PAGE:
What happens when you mix a groovy hippy font idea (like Canada Type's Janice for instance) with a Western concept such as Playbill? You end up with a groovy hippy western font, of course!
The idea is not new. It was quite common, but hardly ever used, in film type in the 1960s and 1970s. It is however, as far as we can tell, unique to digital type.
The idea for Jackpot came from a photo type called Cooper Playbill, which as the name implies was simply a westernized version of Cooper Black. It is strange that the font designers of the 1980s and 1990s never found the attraction of such a concept. We think it's simply marvelous and quite ideal for communicating special great American times and ideas.
The recipe was simple: Follow Mr. Cooper's big fat hippy idea, cowboy it with heavy slabs, give it true italics, then swash away at both for beautiful mixture. And there you have the bridge between groovy and all-American. There you have the country lover shaking hands with the rock and roll enthusiast. There you have your perfect substitute for the very overused Cooper Black.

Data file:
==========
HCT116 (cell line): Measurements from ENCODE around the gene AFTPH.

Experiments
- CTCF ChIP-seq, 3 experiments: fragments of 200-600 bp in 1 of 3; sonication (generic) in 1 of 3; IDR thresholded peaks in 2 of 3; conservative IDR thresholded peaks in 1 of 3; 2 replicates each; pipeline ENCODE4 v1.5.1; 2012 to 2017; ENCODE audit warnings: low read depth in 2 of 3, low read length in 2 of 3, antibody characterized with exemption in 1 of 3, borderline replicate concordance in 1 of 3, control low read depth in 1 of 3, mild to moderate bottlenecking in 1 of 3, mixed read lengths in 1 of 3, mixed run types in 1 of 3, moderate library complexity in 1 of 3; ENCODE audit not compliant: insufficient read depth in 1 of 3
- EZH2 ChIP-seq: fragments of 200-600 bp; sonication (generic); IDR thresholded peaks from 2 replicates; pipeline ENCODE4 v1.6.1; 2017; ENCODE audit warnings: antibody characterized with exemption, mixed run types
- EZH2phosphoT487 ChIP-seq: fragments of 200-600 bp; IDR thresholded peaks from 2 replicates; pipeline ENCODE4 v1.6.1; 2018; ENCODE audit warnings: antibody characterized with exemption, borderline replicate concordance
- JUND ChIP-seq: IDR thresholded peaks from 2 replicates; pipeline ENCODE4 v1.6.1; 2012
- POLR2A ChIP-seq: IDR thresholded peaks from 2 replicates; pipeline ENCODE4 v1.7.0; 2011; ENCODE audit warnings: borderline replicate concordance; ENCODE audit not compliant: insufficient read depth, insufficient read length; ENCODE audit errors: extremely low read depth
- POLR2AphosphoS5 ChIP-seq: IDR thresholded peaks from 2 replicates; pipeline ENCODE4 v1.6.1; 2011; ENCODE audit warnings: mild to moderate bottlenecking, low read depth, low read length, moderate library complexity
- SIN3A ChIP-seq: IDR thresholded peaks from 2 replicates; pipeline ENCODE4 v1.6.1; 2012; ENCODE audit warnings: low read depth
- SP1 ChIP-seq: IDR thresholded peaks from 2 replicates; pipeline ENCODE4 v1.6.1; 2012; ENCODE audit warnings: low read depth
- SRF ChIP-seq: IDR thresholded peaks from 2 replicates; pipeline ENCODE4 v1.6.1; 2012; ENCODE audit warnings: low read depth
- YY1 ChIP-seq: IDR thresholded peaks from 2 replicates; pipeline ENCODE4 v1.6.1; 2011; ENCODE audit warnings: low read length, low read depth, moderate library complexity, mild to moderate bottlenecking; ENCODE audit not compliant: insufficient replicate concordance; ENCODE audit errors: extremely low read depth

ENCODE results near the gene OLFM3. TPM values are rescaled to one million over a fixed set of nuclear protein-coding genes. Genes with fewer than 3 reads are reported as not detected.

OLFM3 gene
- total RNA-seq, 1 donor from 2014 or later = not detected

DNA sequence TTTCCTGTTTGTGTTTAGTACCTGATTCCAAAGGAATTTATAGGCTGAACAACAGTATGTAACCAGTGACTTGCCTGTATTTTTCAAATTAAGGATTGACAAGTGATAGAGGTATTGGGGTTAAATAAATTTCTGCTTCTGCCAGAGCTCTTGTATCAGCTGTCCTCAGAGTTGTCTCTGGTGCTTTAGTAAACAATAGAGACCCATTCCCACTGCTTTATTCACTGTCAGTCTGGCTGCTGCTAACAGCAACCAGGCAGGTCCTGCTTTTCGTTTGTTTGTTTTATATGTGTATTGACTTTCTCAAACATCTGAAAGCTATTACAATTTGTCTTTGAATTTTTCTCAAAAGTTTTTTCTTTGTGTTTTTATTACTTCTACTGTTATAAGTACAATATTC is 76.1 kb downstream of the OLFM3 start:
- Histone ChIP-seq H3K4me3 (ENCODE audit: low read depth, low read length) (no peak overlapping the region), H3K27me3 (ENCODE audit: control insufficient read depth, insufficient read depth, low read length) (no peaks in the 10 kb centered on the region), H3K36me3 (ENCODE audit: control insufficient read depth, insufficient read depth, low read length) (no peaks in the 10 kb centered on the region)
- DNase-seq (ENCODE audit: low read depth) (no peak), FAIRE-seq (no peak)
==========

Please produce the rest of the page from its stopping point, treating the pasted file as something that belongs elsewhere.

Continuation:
We like to think of Jackpot as 'free love with a holster'. Please don't ask us what this means. We could hardly explain it to ourselves. Eight year old Benjamin thought the swashes we made looked very 'sweeping', like someone using a broom, so we called them Jackpot Sweep instead of Jackpot Swash. Benjamin approves, we're hoping.
The Jackpot family is ideal for posters, signage, book covers, magazine ads, and plenty of other applications. If you're creative and know how to use your imagination, you have just hit the Jackpot with this font family. Open Type enthusiasts should be very happy to know that the OT version of Jackpot comes in two fully-featured fonts, where the sweeps, alternates, ligatures, etcetera are stashed away in features for activation at the click of a button.
1960s, 1970s, Font, Fun, Groovy, Wacky